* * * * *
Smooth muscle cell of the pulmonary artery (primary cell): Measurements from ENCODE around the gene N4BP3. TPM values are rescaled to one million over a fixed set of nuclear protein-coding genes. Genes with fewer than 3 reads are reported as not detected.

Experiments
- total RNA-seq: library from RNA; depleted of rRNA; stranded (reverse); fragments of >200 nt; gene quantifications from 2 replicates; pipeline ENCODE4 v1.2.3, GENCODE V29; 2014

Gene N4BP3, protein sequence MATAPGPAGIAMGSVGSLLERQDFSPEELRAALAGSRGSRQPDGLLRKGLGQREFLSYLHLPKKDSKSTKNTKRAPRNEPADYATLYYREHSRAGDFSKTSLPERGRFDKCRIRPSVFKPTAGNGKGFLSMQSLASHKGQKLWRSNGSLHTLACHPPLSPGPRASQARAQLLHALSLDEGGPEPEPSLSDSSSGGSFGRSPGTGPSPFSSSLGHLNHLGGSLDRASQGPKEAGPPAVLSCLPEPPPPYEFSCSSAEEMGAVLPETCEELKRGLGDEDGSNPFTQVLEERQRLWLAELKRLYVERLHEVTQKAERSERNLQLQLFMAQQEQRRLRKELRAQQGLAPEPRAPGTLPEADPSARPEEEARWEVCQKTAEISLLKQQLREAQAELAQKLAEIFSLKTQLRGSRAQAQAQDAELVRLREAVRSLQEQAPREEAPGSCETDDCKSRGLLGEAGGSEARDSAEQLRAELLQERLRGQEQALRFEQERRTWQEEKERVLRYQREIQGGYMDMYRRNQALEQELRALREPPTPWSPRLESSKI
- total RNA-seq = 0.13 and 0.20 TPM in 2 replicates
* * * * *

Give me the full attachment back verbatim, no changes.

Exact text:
Smooth muscle cell of the pulmonary artery (primary cell): Measurements from ENCODE around the gene N4BP3. TPM values are rescaled to one million over a fixed set of nuclear protein-coding genes. Genes with fewer than 3 reads are reported as not detected.

Experiments
- total RNA-seq: library from RNA; depleted of rRNA; stranded (reverse); fragments of >200 nt; gene quantifications from 2 replicates; pipeline ENCODE4 v1.2.3, GENCODE V29; 2014

Gene N4BP3, protein sequence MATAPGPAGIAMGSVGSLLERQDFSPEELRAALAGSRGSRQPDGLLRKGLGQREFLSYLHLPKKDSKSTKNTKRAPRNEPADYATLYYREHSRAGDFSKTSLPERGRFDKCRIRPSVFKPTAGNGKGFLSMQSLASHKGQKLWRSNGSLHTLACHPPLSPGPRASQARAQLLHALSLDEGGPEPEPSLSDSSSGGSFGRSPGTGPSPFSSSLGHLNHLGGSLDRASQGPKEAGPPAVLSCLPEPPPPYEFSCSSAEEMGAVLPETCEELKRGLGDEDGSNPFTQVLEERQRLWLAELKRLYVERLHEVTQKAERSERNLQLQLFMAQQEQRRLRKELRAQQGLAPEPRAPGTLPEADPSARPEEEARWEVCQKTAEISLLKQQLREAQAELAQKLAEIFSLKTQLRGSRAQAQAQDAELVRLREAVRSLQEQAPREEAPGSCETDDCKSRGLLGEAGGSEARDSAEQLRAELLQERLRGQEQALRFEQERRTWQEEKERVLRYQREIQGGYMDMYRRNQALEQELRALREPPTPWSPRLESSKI
- total RNA-seq = 0.13 and 0.20 TPM in 2 replicates